(December 2, 2013 – Medina, Ohio).

Ken Trump, a long time critic of ALICE’s success appears to acknowledge what the Ohio Attorney General and the US Department of Education have already concluded – having multiple response options, such as ALICE, during violent intruder events can help save lives in K-12 schools.

After a tense situation at an Ohio high school, the ‘Toledo News Now’ reported,

“Both the Toledo Police Department and the Toledo Public School officials say students, teachers and administrators perfectly executed the strategies taught in the ALICE training they have undergone.”  Toledo News Now (December 2, 2013)

Toledo Police say a student has been charged after a standoff with police inside Scott High School Monday morning. The incident began when the suspect called a teacher a name, and the situation escalated from there. Police received a call of a person with a gun inside the school at 9:30 AM. Everyone in the room believed it was a real gun at the time, and ran out into a hallway.  Police later learned the student had a pellet gun, which closely resembled a real firearm. The student also had a knife, according to Toledo Police.

Shortly after the incident was over, Ken Trump posted on his company’s Facebook the following:


“Trump’s one size fits all approach is not the best response when a violent intruder is already in the room such as what we saw in Toledo today.  Evacuating the room was the right choice.   We could never understand why Ken Trump would want students to lockdown in a room where a violent intruder is present.  Regardless of his reasons, we’re glad to have him praise an ALICE trained school district,” said Greg Crane, founder of the ALICE training program.Until now, Ken Trump may be widely known for misrepresenting the ALICE program in an effort to promote the services of his residence-based, single-employee consulting company he calls National School Safety and Security Services.  Historically Ken Trump has advocated for the same lockdown-only approach to a violent intruder that was used by Columbine High School in 1999.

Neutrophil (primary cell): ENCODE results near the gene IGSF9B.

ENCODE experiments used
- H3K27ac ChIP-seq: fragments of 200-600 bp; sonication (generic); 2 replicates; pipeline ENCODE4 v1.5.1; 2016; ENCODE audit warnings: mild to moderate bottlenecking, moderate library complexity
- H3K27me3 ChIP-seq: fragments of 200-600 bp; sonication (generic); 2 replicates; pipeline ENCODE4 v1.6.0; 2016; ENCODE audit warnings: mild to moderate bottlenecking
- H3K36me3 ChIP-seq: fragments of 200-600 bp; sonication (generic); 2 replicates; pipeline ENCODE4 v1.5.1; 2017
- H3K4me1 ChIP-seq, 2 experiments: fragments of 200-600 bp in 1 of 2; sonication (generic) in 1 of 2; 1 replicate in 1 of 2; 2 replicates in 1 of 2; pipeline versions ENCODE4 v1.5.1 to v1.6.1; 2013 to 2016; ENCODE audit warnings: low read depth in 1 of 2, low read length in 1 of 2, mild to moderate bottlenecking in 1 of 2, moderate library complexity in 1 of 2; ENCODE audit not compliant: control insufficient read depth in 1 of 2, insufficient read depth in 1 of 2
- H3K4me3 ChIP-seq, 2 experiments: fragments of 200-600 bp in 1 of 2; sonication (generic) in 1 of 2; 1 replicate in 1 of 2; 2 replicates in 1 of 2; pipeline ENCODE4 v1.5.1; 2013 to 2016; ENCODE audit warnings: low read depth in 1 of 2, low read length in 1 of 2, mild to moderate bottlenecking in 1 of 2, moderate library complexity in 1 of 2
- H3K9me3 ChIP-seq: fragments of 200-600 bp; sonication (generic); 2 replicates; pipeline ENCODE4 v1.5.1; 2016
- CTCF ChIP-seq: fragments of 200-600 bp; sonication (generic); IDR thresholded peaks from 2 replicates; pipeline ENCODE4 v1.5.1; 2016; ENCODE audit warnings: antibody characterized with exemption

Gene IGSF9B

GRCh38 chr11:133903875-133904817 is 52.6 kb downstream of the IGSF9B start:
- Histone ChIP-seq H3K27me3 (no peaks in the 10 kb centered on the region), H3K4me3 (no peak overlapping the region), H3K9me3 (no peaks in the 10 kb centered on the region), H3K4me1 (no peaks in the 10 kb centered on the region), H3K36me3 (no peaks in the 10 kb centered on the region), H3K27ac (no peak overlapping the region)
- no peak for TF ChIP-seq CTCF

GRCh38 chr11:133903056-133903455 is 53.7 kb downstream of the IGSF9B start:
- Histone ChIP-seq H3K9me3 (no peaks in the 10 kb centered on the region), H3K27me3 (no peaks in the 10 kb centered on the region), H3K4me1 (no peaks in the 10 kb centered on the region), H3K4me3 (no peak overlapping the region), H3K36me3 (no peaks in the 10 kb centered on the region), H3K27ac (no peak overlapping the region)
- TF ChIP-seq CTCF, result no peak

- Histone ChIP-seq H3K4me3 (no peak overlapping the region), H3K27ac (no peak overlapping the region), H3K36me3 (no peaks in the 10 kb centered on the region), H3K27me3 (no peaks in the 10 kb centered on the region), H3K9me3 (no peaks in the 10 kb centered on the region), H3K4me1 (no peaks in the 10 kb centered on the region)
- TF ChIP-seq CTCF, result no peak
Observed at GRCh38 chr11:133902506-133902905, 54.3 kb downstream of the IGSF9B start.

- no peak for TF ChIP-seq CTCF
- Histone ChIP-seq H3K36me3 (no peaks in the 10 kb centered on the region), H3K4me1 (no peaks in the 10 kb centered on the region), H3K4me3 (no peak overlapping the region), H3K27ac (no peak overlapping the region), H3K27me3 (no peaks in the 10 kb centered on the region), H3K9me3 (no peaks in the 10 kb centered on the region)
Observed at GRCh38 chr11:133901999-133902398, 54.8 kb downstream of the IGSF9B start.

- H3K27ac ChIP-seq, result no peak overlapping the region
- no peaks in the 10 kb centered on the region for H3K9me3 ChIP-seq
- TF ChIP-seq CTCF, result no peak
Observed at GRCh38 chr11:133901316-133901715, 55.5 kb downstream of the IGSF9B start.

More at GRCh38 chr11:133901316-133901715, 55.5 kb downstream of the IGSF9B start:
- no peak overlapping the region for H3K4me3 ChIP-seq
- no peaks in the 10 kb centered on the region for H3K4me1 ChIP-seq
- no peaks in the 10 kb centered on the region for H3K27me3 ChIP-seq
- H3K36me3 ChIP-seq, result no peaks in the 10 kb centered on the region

To see the full Toledo News Now Report go to

ALICE Training is changing how schools, universities and businesses respond to armed intruders.  ALICE (Alert, Lock-down, Inform, Counter, and Evacuate), developed after Columbine, teaches strategies to survive a life-threatening event.  Supported by educators and law enforcement organizations, ALICE is quickly becoming the new standard of care across the nation. 

For More Information Contact:

Name:                 Dave Mueller

Email:                  [email protected]